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Until I was 9 I believed high school was hice school.Even now I sometimes say hice school when I mean high school
When I was in 5th grade health, they taught us about AIDS. No other STDs, just AIDS. Why they bothered trying to explain something as complicated as AIDS to 5th graders, I have no idea. All it did was make us paranoid. They showed us a video that talked about how you should never do the blood-brothers thing, or EVER have unprotected sex, because if you did, you'd get AIDS. Yet, at the same time, they're telling us "You can drink from the same glass as someone with AIDS and you can touch them. But you can't touch their blood!"
They never explained the part where you have to share bodily fluids with someone who already has AIDS to contract it. So up until middle school, I thought that to contract AIDS, you just have to exchange blood with ANYONE, and that it would sorta have a "catalyst" effect, I guess. It took my parents to finally explain it thoroughly to me.
When my first grade teacher assigned us a report (of some kind; I don't remember what a first grader was supposed to write a report on) to be placed in a manila folder, I insisted to my mother that I had to have a "vanilla folder" to put my report in. She had to call the teacher to clear up the misunderstanding. (She didn't know what a manila folder was, either.)
My husband used to believe that kindergarten was called, "kiddie garden."
I believed that the numbers 0 to 100 either were a tower or lived in a tower (it was a bit vague), with each 10 numbers having a floor each. The numbers at the bottom, the single digit numbers, always wanted to get to the top, to defeat the evil 100 and his henchman 99. So they would work together to get there, through multiplication. For example 6 would multiply with 7 to get to the 40s level at 42, which was a rather dark and dingy place with a low ceiling. At this point 7 would thank 6 and multiply himself by himself to get to 49, from which he could pull himself up to the 50s floor, a grand hall with marble columns. For some reason I pictured him and 8 then having a cup of tea there. It got weirder with some of the other numbers though. I imagined 5 as the real hero of the group, and for him was the greatest challenge - the 80s floor was a harem of seductive numbers, all throwing themselves at him, tempting him to stay. But 5 would steadfastly go on, pushing past up to the 90s floor where he would confront 100 and save the day. At this point the correspondence to real mathematics was gone and it was just a story in my head. I've never really been any good at maths since then...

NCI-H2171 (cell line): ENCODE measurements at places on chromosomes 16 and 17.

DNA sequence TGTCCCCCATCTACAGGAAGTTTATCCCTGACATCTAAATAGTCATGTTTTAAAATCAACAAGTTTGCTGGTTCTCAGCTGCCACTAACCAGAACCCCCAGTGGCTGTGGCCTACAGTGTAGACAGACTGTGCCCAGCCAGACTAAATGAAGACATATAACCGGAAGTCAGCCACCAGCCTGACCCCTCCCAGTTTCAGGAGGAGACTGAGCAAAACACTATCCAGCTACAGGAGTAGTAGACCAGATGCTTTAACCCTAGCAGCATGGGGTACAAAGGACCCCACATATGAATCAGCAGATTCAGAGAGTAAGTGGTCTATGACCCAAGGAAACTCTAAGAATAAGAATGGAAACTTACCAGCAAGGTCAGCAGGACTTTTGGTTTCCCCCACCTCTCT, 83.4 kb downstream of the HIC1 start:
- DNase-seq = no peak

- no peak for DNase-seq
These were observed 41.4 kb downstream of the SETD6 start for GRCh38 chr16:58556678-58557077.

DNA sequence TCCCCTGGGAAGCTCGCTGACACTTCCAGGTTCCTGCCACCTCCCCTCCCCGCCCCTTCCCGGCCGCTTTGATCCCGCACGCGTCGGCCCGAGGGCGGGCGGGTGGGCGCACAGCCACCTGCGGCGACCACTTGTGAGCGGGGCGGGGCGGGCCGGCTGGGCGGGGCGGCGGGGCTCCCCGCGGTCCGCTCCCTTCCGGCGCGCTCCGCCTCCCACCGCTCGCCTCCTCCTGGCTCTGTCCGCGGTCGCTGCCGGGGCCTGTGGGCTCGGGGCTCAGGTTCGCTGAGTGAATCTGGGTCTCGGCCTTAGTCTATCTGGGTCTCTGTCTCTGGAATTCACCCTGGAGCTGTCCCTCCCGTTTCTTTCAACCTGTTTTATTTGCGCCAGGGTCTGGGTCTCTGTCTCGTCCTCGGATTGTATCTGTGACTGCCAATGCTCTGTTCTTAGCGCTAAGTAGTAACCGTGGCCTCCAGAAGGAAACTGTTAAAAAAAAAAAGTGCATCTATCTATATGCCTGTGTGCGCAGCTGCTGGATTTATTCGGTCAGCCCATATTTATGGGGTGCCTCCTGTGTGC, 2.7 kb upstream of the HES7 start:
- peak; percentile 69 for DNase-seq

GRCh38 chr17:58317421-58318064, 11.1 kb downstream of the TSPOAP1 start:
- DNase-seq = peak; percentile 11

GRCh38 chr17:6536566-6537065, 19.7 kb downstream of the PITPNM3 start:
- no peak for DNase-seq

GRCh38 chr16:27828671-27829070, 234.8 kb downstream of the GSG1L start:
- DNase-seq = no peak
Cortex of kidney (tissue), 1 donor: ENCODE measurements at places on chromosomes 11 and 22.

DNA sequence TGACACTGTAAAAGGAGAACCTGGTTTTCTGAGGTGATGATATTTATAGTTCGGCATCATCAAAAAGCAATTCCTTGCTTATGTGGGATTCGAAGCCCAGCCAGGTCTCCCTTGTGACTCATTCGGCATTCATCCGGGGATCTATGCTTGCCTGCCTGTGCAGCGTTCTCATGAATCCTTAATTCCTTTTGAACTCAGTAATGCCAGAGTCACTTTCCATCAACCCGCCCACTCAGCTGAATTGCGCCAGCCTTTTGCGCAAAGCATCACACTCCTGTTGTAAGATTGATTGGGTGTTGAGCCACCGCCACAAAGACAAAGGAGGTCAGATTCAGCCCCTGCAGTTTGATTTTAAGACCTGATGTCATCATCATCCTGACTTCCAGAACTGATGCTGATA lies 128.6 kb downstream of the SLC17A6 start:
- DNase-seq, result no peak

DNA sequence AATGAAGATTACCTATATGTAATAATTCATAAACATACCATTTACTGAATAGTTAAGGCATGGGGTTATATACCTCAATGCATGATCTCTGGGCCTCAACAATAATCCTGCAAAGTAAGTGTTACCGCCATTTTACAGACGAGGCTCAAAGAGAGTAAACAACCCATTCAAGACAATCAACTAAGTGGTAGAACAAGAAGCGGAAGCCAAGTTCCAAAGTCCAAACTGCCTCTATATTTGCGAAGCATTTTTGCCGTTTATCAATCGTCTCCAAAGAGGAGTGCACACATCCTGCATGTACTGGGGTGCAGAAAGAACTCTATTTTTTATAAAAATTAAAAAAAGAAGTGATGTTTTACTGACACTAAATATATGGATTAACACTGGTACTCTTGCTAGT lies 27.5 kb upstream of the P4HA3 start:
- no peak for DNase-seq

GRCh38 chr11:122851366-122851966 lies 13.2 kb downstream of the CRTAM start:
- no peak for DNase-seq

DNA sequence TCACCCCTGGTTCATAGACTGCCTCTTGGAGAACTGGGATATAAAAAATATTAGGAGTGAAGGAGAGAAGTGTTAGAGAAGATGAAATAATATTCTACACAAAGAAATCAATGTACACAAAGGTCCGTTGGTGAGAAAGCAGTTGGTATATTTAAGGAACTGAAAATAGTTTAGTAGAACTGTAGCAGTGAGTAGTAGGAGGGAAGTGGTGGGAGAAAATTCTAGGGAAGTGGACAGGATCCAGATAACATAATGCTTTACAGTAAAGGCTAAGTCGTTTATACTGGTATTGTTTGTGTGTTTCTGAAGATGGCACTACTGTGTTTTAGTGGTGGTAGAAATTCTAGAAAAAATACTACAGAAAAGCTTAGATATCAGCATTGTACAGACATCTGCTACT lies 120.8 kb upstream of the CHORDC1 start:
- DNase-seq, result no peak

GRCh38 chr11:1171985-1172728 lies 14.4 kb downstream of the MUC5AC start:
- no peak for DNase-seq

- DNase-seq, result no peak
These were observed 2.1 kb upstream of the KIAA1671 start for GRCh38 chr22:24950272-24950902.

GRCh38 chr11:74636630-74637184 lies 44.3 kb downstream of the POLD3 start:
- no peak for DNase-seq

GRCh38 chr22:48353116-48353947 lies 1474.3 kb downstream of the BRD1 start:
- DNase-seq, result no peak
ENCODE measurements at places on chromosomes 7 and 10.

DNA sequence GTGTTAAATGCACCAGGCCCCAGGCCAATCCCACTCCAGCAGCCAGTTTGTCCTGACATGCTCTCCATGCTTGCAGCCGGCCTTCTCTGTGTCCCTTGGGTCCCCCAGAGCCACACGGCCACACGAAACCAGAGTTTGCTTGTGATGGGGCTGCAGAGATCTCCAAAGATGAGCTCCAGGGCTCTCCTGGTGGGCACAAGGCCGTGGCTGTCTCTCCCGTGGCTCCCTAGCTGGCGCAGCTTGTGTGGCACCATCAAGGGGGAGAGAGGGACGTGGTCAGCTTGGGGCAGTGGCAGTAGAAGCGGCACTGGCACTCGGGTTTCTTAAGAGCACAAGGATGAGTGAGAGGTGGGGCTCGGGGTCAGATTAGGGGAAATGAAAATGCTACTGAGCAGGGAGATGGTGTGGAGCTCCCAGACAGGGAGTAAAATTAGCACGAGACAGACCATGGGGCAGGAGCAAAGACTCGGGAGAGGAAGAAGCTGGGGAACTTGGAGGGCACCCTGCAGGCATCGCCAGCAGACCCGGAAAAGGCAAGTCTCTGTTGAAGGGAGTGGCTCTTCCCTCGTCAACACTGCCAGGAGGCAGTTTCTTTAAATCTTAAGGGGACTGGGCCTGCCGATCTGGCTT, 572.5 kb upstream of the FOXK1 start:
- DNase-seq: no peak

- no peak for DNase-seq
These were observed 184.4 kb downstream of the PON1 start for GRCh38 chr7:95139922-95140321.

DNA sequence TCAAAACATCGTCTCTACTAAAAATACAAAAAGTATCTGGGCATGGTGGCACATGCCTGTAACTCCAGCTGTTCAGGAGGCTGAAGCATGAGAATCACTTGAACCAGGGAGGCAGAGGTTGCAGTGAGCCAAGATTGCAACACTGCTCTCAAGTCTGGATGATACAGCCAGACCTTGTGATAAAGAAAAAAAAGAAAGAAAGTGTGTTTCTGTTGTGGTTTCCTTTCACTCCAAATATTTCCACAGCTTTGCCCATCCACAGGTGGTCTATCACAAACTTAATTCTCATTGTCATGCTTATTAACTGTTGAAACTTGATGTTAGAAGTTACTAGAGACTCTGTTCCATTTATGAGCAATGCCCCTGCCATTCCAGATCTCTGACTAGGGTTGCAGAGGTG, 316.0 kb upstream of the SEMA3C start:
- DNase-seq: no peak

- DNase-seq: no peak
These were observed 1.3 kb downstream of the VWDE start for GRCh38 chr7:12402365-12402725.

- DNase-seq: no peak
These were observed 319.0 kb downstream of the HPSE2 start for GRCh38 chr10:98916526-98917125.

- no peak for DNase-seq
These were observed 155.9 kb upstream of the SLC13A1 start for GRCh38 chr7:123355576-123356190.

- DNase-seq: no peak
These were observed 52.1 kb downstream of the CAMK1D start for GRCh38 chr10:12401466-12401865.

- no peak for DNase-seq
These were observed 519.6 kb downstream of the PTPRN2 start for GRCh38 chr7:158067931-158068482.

I used to think that if you borrowed someone's pen you would write like them. I always 'lost' mine in 3rd grade to borrow one off the girl with the neatest writing. It never worked though!
My dad was a chaperone on our 8th grade class trip to the Museum of Science and Industry in Chicago. We took the long elevator ride (fake!) down into the coal mine. The tour guide said that we were 600 feet under the museum. As we left a side door of the mine, my dad said, "Why didn't we have to come back up the elevator?"